Thursday, June 6, 2013

Ron Paul Versus Elizabeth Warren on Investments

When Ron Paul was a member of Congress, he regularly had to fill out a financial disclosure document. Te disclosured showed that he was nearly 100% invested in gold and silver mining and exploration stocks.

Dr. Paul is no longer in Congress but the grand interventionist, Senator Elizabeth Warren is. She recently filed her disclosure statement, and while it shows she has a net worth of between $2.8 and $12 million, not a penny of it is in gold stocks.

Via Mother Jones, here's a list of Warren's biggest investments:
$1-$5 million in a traditional annuity account in which TIAA-CREF assumes the risk for the performance of the underlying stocks, and pays out a guaranteed amount per month later on. 
$250,000-$500,000 in a variable annuity that invests mostly in common stocks of a diversified set of companies, such as Apple, Exxon, PepsiCo, and Wells Fargo. Variable annuities are annuities in which the investor, not the insurance company (in this case TIAA-CREF), takes on most of the risk for the performance of the underlying stocks. That is, their value rises and falls with the market, like a mutual fund.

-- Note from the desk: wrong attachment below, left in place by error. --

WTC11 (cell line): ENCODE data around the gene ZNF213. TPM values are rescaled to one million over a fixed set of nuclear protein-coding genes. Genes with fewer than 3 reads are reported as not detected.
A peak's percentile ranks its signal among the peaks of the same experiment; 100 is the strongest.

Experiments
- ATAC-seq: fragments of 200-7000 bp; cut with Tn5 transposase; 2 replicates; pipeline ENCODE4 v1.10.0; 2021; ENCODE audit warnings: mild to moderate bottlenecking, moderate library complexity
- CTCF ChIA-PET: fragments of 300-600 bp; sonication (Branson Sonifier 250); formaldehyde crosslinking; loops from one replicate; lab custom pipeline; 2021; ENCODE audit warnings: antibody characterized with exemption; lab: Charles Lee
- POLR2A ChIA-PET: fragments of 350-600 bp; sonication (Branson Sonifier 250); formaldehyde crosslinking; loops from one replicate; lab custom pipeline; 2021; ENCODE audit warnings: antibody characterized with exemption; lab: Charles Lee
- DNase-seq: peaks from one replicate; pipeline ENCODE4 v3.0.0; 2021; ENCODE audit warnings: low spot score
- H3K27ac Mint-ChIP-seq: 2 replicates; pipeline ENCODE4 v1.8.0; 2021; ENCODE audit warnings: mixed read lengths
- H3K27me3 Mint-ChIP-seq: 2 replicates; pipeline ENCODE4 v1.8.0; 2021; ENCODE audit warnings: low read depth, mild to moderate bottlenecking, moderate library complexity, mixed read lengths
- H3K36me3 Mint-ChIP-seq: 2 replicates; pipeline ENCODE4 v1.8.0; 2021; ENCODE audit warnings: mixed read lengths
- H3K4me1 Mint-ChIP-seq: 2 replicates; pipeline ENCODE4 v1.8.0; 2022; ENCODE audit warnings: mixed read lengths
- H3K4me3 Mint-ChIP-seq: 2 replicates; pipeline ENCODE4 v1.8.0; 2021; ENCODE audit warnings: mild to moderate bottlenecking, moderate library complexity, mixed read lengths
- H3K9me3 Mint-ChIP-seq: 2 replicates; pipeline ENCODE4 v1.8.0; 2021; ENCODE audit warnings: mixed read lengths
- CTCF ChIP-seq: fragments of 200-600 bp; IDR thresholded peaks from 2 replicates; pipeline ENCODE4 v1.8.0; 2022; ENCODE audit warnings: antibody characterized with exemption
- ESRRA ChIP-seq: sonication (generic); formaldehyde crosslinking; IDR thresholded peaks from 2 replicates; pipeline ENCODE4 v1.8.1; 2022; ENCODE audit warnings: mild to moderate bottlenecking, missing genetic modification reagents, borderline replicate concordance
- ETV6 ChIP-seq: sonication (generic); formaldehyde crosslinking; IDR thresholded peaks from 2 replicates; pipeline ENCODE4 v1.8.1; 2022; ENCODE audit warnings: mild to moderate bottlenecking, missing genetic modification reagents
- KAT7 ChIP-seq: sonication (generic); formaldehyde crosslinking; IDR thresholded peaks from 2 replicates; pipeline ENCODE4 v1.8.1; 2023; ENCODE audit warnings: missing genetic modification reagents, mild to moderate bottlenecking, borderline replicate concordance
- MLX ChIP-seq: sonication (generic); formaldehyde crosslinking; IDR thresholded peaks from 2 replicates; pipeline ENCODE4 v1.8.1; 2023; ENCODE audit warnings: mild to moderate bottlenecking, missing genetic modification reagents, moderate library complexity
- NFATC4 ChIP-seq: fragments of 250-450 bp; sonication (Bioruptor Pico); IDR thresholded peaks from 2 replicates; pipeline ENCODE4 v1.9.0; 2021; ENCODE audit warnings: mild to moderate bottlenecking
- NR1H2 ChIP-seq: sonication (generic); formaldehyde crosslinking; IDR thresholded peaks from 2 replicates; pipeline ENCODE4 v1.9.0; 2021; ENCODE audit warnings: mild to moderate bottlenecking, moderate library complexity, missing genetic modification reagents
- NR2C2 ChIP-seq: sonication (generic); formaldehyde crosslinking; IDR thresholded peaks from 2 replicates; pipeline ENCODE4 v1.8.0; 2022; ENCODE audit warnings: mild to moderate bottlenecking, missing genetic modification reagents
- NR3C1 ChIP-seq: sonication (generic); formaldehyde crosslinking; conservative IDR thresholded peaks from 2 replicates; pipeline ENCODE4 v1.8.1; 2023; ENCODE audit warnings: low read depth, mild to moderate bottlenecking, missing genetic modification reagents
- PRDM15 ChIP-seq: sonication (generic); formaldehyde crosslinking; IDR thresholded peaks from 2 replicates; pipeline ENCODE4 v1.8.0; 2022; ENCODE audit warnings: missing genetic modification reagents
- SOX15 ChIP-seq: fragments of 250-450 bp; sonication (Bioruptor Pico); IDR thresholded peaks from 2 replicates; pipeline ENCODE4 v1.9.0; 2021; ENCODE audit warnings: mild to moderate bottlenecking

$100,000-$250,000 in a variable annuity that invests in stocks of foreign and domestic companies, with a focus on companies that are "shareholder-oriented." Some examples: Nestle, BNP Paribas, Royal Dutch Shell, Johnson & Johnson, and Toyota.
$100,000-$250,000 in a mutual fund that invests in various types of real estate around the country.
$50,000-$100,000 in a mutual fund that invests in US companies like Visa, Goldman Sachs, NewsCorp, Monsanto, and eBay.
$15,000-$50,000 in a mutual fund that invests in government bonds and mortgage-backed securities held by government-supported mortgage financiers such as Ginnie Mae and Fannie Mae.
$1,000-$15,000 in a variable annuity that invests in the same things, as well as corporate bonds, including those of GE, Comcast, and AT&T.
$1,000-$15,000 in a mutual fund that invests mostly in US Treasury notes that are tied to the inflation rate.

Bottom line: Warren is mostly invested in crony big business. EPJ is setting up an index of a  rough approximation of her portfolio and also doing the same for Dr Paul's portfolio, based on his last Congressional filing, and we will report back from time to time on which portfolio has the best performance.

Will it be crony America investments, as represented by Warren's portfolio, or protection against crony American price inflation, i.e., gold, that will prove to be the best investment over time?


  1. a few investors are worried about a crash in the stock market as the fed may wind down QE. I guess this could negatively affect commodities as well

  2. She invests in the very companies that she publicly attacks, to show off to young socialists/progressives. Dr. Paul practices what he preaches. If she did the same, she'd be overweighting government bonds.